MIAMI (WSVN) - One week after Hurricane Irma slammed South Florida, the residents of two apartment buildings in Miami have not been able to return to their homes.
Officials from Housing and Urban Development and the City of Miami’s mayor himself are expected to address concerns the residents have in person, Tuesday afternoon.
Monday night, 7News cameras showed families sleeping in their cars and under canopies, as they continued to wait to get back inside the Civic Tower and Civic Tower Senior buildings, which provide Section 8 housing in Miami.
But the signs out front say no one is going in. The buildings, located in the area of Northwest 15th Avenue and 18th Street, remain shut down.
7News called the American Red Cross, and the organization answered, showing up outside the buildings.
Many of these people sitting in the parking lot of the complex haven’t eaten a warm meal in days after having evacuated before the storm.
A notice posted outside by management, dated Thursday, says the City of Miami Building Department deemed the buildings unsafe due to damage by Hurricane Irma.
But some aren’t buying it. Civic Towers resident Vladimir Padilla said, “When I went to my unit to pick up my belongings … it was nothing damaged. Everything was the same.”
The residents said it has been eight days since they have been kept out of the buildings.
Some residents said there were things wrong with the building before the storm.
Though one of the buildings was damaged by Irma, but leaders with Miami’s building and zoning department said there were issues with both buildings prior to the storm.
Building official Maurice Pons said the results of an inspection came late last week. “On Friday, they submitted to us a report deeming the buildings unsafe and unfit for people to be living in until the corrective work is done.”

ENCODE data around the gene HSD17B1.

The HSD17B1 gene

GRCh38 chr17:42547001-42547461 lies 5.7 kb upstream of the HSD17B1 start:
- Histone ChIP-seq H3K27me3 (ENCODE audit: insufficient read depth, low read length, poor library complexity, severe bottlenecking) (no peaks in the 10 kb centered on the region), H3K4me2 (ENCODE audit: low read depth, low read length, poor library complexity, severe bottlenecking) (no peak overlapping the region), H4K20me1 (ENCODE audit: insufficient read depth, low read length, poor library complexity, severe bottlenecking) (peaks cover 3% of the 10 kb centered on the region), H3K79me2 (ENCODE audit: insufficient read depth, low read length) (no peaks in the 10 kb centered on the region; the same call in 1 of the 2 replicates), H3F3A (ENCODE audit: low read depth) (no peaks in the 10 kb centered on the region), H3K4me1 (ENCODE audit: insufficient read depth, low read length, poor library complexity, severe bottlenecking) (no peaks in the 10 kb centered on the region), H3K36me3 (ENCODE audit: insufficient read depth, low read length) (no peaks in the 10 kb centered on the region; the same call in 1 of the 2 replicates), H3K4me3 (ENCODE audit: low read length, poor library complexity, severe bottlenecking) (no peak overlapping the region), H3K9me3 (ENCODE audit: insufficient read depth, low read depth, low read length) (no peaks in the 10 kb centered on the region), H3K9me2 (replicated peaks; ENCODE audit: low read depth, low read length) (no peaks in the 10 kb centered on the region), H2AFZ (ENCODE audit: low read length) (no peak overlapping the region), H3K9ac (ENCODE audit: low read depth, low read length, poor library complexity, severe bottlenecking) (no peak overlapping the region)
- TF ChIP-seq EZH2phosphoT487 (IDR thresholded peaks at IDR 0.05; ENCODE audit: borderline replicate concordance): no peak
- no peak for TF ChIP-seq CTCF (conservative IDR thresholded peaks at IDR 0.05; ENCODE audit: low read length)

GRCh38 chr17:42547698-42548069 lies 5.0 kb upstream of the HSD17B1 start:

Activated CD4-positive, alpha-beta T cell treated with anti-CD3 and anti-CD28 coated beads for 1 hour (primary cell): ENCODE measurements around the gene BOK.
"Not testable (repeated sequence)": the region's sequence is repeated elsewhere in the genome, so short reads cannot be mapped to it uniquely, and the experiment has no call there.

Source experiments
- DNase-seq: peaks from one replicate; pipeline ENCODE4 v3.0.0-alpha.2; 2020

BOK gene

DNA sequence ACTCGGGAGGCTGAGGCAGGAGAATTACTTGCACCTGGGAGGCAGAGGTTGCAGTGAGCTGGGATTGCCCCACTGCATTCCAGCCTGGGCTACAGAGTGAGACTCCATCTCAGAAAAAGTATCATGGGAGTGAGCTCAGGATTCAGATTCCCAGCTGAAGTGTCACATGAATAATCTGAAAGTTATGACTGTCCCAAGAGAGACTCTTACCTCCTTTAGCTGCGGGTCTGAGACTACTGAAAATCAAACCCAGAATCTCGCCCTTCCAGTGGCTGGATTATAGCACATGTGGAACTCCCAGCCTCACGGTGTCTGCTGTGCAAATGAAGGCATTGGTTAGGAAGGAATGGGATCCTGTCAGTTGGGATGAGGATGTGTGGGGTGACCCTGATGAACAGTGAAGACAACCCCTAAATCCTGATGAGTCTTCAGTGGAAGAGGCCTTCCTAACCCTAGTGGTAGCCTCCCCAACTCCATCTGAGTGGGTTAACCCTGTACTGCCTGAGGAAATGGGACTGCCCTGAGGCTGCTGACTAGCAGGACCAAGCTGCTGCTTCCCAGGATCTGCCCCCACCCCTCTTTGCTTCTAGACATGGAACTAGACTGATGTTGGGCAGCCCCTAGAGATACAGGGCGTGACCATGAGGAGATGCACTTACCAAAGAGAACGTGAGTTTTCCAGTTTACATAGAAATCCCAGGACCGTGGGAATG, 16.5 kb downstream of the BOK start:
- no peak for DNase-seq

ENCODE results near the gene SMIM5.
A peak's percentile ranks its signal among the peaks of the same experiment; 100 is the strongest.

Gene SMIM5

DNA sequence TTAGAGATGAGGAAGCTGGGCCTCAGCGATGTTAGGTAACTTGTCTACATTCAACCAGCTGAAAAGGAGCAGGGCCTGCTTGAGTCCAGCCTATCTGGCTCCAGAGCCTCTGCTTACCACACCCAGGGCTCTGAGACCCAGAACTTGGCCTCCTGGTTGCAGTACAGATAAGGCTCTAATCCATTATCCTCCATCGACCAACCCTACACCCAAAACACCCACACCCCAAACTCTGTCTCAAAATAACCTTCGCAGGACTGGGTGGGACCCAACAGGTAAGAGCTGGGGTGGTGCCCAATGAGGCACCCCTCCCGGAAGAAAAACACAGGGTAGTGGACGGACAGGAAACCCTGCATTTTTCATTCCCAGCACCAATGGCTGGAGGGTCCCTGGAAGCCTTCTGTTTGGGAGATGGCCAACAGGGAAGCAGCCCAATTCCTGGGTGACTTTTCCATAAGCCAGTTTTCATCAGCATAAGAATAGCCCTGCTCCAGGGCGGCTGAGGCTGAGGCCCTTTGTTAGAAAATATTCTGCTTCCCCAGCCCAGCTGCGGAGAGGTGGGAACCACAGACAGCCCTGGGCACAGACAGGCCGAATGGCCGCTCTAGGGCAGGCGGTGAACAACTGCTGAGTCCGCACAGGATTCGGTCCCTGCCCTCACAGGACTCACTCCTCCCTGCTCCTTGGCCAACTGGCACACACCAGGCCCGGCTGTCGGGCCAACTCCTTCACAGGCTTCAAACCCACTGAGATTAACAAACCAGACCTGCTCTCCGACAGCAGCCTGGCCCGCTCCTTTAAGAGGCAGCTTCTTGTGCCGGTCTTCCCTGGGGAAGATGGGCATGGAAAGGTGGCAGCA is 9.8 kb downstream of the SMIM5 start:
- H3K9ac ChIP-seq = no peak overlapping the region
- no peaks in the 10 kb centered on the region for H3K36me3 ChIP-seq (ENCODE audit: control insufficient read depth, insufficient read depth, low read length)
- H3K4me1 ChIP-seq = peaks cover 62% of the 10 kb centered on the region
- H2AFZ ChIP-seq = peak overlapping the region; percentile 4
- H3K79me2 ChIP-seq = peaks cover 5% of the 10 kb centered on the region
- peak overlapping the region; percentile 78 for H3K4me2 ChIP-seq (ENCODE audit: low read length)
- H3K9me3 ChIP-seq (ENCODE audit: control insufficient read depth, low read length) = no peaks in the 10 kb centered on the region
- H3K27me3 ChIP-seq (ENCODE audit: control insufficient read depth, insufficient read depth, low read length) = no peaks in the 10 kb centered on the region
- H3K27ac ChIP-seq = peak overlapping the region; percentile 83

When asked whether he has any other options, Padilla replied, “No. I could just say that I feel homeless. I’ve been sleeping in a car for seven days.”
Padilla said he won’t go to a shelter because he feels safer in the parking lot. He is waiting to hear back from the Federal Emergency Management Agency about housing assistance.
“This is my home,” said one woman as she pointed at her car, “because the owner’s gone.”
There was no answer at the building’s management office, and they refused to answer phone calls.
City of Miami officials issued the following statement, Tuesday morning: “It is the responsibility of the buildings’ owner and the funding agencies to provide alternate housing for their tenants. Since that was not happening, City of Miami Chief of Emergency Management coordinated with Florida Division of Emergency Management and Miami-Dade County to transport the residents to a shelter. Only a few accepted.”
Elsa Gomez’s mother is among those displaced. “These are poor, low-income people with special needs, so this is what happens to these people, my mother included,” said Gomez.
The buildings were already undergoing renovations before the storm. There is currently no timeline for re-entry.
The nonprofit Help Is All We Need is determined to make these residents’ wait for answers safer, at least for now. They provided food and portable bathrooms with showers.
“People need to eat. People need to drink,” said Help Is All We Need volunteer Antonio Mendez. “We’re here to back them up.”
“There are about 60, 70 people here,” said the Rev. Omar Figueras, another volunteer. “They take showers. It’s the only thing keeping them fresh and bring the anger down.”
“We pray to God everything will come out good,” said Padilla.
The city has been working to register residents with FEMA, so they can qualify for additional assistance.
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